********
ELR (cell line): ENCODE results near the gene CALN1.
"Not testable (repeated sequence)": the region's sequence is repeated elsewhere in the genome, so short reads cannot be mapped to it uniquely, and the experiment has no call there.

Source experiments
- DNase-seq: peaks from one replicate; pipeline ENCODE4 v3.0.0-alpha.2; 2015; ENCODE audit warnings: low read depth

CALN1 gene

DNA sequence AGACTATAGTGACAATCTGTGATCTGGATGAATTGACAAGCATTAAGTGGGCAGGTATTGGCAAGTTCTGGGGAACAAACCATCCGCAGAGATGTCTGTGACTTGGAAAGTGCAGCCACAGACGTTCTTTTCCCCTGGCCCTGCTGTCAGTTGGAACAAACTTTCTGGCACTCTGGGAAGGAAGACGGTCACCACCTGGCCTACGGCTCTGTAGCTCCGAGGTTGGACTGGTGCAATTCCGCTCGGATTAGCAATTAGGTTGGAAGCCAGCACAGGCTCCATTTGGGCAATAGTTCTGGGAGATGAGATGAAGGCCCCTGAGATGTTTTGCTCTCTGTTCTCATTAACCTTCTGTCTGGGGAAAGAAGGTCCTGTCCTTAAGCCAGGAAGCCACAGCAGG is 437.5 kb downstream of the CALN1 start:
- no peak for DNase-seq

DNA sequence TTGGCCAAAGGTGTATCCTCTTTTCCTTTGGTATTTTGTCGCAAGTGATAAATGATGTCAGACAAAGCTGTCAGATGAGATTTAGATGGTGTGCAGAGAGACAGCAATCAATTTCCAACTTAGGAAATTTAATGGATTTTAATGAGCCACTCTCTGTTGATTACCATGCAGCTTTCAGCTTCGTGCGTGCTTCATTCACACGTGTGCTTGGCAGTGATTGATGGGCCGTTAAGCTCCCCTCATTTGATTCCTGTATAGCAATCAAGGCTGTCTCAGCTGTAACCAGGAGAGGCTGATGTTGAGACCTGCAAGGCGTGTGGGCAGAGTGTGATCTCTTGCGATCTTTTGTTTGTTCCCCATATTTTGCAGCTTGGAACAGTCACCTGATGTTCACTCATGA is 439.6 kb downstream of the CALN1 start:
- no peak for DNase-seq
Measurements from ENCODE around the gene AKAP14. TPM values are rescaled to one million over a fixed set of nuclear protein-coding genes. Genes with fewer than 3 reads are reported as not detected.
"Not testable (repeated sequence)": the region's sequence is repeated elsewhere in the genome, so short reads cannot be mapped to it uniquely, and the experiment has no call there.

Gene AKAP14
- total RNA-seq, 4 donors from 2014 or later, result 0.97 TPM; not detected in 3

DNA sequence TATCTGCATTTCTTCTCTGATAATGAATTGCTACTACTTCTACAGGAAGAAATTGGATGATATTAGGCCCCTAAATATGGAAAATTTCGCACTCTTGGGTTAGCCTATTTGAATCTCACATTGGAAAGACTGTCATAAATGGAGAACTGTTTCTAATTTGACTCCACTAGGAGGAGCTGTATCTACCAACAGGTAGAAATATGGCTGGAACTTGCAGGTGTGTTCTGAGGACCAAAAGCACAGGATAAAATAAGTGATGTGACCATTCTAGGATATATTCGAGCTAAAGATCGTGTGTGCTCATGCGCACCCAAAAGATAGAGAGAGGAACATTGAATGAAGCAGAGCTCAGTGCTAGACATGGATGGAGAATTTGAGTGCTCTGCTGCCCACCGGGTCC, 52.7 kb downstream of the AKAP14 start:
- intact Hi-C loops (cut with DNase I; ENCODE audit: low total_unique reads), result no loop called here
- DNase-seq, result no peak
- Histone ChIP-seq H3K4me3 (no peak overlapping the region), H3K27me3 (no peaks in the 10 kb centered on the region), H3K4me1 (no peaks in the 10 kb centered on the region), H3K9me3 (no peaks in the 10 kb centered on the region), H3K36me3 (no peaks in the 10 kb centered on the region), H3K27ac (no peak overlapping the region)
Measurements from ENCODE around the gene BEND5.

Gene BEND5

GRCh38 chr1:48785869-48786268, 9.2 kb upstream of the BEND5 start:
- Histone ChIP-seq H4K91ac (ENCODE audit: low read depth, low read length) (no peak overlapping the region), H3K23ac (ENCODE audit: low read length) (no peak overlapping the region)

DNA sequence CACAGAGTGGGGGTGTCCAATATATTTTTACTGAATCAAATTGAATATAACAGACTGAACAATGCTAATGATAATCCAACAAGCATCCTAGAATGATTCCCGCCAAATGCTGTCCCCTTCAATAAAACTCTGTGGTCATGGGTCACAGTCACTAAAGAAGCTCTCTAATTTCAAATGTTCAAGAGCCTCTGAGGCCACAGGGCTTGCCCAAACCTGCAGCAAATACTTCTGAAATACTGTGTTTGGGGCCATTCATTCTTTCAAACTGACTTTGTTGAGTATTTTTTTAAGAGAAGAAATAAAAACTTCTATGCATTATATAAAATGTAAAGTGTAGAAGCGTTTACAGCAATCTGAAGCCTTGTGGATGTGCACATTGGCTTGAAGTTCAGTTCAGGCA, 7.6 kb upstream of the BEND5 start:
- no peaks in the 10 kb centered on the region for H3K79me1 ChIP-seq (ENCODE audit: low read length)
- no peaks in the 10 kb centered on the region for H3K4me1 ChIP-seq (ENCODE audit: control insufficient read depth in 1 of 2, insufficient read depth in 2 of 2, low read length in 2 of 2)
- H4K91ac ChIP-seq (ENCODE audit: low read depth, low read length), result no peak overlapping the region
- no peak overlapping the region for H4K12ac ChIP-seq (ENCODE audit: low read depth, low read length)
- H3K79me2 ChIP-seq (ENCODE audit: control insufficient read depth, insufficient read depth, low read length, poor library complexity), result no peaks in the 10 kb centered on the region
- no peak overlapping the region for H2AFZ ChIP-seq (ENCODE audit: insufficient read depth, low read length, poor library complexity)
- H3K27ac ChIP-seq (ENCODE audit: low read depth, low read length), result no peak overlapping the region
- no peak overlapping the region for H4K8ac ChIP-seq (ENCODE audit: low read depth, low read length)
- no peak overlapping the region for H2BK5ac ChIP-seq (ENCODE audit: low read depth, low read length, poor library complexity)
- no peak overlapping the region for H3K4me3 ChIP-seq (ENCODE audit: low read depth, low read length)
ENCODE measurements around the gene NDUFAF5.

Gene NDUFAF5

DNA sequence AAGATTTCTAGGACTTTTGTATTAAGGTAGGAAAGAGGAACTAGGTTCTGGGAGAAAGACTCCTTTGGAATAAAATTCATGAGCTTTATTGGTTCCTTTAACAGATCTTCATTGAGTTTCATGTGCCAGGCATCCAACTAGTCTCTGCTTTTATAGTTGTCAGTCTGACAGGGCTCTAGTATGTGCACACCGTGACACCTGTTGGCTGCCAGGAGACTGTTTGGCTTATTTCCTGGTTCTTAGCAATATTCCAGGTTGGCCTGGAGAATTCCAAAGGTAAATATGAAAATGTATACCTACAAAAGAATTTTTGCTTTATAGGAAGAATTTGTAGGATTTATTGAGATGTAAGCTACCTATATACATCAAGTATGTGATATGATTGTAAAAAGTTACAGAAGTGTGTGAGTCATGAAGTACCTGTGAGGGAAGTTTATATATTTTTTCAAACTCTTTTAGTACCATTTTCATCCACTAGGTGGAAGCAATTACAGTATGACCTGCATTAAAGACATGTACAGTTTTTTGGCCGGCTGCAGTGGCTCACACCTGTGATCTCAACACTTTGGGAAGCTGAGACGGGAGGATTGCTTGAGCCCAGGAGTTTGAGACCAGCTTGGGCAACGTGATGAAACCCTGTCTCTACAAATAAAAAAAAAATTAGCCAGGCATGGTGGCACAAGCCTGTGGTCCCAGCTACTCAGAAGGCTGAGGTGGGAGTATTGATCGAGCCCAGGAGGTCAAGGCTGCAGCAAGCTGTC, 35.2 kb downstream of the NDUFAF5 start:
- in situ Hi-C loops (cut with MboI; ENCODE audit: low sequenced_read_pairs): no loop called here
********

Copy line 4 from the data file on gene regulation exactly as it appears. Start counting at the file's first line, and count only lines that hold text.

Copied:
- DNase-seq: peaks from one replicate; pipeline ENCODE4 v3.0.0-alpha.2; 2015; ENCODE audit warnings: low read depth